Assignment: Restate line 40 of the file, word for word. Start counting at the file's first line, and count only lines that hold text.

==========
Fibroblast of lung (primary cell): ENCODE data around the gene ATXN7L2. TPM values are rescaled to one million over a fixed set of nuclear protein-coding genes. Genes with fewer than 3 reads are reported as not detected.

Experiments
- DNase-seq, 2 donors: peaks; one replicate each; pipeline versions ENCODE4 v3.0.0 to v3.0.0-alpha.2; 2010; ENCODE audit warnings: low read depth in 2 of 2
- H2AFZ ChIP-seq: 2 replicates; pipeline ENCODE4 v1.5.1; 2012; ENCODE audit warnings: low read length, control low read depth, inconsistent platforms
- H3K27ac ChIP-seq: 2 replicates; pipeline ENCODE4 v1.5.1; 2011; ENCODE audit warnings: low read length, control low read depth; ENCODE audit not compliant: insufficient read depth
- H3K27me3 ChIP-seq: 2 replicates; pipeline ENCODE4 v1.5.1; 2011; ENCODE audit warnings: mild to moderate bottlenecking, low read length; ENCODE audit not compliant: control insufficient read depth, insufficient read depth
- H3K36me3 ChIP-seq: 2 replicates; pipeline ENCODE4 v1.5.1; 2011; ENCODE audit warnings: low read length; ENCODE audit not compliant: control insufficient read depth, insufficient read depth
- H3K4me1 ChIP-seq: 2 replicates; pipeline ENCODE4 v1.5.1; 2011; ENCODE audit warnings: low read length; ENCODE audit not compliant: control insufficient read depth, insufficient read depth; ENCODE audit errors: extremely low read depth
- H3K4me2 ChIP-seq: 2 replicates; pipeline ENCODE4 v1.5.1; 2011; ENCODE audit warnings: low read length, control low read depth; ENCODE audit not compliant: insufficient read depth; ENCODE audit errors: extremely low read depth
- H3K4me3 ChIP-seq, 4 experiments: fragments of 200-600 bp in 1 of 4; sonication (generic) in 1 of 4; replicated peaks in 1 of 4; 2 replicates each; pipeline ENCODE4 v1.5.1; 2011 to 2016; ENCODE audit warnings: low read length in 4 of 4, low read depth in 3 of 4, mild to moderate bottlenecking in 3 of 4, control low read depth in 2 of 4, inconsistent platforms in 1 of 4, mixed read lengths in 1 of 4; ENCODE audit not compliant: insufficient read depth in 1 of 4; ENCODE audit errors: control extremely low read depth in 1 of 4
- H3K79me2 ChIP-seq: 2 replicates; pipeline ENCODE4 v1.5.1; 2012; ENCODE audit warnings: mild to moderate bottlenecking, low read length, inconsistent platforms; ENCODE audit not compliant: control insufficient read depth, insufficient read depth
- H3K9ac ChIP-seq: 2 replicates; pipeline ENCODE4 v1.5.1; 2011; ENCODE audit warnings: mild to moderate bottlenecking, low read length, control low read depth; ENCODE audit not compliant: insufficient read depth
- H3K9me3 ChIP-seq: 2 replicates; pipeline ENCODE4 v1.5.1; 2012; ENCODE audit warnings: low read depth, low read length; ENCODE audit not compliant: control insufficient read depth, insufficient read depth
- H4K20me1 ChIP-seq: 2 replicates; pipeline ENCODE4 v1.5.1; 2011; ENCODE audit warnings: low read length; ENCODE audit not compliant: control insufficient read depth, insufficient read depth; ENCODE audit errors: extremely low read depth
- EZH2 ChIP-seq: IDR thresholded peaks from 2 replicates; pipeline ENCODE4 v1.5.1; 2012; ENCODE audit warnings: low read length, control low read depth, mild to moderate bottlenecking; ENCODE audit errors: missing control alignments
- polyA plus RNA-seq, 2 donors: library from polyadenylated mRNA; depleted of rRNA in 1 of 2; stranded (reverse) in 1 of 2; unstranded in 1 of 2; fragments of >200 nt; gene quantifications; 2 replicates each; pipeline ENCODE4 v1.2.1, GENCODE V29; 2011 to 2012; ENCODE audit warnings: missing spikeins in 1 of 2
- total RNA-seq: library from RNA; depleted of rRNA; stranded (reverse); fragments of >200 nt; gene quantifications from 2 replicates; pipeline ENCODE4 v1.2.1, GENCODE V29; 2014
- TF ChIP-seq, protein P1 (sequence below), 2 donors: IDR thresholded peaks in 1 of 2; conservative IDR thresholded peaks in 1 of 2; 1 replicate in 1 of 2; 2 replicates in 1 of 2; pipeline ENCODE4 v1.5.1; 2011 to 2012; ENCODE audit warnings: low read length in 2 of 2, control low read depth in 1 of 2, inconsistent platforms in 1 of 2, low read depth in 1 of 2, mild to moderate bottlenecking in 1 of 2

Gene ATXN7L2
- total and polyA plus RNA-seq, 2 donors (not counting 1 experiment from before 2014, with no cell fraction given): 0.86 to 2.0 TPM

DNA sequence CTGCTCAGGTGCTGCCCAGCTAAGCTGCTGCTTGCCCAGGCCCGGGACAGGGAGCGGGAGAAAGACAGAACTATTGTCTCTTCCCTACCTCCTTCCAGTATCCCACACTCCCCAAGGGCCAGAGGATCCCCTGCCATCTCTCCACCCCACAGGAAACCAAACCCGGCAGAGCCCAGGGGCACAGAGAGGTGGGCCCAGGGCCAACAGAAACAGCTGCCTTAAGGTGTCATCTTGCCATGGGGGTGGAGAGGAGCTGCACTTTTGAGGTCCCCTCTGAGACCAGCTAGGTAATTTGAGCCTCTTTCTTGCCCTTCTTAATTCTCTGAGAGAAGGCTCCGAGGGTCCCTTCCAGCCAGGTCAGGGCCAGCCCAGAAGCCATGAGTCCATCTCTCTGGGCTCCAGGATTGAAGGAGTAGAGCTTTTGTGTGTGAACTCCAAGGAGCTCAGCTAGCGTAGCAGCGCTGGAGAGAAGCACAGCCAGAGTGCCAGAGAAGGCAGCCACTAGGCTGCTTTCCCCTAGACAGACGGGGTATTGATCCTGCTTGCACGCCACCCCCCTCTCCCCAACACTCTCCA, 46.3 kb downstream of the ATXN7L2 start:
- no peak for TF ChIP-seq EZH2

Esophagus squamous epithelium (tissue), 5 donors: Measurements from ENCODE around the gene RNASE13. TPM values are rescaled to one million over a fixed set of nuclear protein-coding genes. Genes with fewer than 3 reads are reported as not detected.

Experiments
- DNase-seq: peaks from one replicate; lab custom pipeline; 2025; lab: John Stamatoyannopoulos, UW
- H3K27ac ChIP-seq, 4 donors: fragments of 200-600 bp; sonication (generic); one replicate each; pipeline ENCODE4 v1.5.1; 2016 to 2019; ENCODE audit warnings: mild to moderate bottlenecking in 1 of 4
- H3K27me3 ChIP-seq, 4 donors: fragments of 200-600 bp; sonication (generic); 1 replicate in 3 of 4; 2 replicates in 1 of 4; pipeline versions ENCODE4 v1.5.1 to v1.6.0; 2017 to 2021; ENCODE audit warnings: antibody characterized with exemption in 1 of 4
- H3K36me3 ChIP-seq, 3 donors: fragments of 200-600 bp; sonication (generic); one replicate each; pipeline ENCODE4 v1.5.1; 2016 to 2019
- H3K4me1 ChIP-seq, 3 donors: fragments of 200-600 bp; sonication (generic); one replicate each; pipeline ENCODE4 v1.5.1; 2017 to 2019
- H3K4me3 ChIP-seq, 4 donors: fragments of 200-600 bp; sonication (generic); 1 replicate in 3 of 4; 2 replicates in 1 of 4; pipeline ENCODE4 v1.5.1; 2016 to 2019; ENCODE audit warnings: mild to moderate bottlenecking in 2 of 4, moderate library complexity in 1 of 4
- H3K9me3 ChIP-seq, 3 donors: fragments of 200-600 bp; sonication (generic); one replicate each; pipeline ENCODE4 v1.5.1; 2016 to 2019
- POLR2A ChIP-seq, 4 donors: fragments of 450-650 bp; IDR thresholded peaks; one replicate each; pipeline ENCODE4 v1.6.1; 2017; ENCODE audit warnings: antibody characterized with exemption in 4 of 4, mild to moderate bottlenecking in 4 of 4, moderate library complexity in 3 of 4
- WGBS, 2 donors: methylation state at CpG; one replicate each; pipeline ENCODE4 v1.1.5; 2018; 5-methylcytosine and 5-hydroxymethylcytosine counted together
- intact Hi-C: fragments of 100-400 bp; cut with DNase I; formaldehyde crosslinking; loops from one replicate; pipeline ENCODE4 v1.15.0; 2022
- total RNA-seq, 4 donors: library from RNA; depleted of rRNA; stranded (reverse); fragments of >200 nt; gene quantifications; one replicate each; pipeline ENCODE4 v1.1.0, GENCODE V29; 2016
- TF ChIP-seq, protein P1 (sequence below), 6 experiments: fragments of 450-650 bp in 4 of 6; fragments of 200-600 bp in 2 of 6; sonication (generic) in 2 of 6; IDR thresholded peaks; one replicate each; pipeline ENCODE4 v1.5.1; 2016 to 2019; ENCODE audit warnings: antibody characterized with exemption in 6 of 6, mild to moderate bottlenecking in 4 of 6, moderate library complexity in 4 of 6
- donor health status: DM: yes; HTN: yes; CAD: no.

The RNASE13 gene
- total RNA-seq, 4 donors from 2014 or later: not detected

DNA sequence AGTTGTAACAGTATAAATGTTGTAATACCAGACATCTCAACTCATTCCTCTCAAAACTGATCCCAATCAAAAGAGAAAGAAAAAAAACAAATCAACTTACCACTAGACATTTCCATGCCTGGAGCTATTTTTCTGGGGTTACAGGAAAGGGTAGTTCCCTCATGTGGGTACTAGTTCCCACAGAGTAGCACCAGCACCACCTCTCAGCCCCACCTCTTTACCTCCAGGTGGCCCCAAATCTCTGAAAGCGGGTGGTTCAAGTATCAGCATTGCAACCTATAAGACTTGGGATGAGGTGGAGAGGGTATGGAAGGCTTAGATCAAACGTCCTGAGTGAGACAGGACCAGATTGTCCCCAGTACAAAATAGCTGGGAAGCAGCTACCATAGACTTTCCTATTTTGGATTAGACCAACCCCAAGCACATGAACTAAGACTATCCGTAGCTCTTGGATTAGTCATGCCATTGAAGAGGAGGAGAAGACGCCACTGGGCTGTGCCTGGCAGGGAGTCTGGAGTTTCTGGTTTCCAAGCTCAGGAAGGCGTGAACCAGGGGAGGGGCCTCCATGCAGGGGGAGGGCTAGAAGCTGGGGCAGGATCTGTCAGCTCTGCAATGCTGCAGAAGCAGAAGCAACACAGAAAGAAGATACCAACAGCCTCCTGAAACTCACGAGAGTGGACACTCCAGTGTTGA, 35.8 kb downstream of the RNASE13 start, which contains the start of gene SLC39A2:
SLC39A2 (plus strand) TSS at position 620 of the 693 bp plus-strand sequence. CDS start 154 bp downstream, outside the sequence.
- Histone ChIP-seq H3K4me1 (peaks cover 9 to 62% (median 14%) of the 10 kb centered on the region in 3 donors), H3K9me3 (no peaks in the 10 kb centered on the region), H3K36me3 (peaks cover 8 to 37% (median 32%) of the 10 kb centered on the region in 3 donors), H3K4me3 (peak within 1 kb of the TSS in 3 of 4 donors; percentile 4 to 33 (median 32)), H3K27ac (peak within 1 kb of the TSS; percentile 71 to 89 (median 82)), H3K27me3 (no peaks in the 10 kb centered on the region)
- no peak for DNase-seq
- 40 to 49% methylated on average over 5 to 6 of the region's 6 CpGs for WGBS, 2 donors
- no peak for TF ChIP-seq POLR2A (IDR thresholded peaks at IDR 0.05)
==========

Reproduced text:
DNA sequence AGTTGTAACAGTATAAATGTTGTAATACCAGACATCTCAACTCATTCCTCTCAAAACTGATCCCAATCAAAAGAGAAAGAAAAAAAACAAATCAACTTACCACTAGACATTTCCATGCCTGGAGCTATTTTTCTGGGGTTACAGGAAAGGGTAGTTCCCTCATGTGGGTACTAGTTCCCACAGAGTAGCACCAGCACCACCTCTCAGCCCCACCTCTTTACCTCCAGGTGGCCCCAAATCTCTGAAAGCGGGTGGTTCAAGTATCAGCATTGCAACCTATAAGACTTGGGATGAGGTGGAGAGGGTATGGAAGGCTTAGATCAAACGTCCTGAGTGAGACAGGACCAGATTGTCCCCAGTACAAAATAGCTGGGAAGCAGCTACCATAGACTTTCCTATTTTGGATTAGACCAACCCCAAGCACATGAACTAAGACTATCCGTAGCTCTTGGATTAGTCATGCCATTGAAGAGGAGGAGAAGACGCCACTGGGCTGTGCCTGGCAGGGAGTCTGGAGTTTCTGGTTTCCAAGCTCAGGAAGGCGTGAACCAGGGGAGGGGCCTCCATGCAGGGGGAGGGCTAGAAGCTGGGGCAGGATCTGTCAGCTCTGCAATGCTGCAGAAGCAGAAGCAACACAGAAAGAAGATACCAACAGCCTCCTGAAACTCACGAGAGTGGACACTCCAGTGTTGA, 35.8 kb downstream of the RNASE13 start, which contains the start of gene SLC39A2: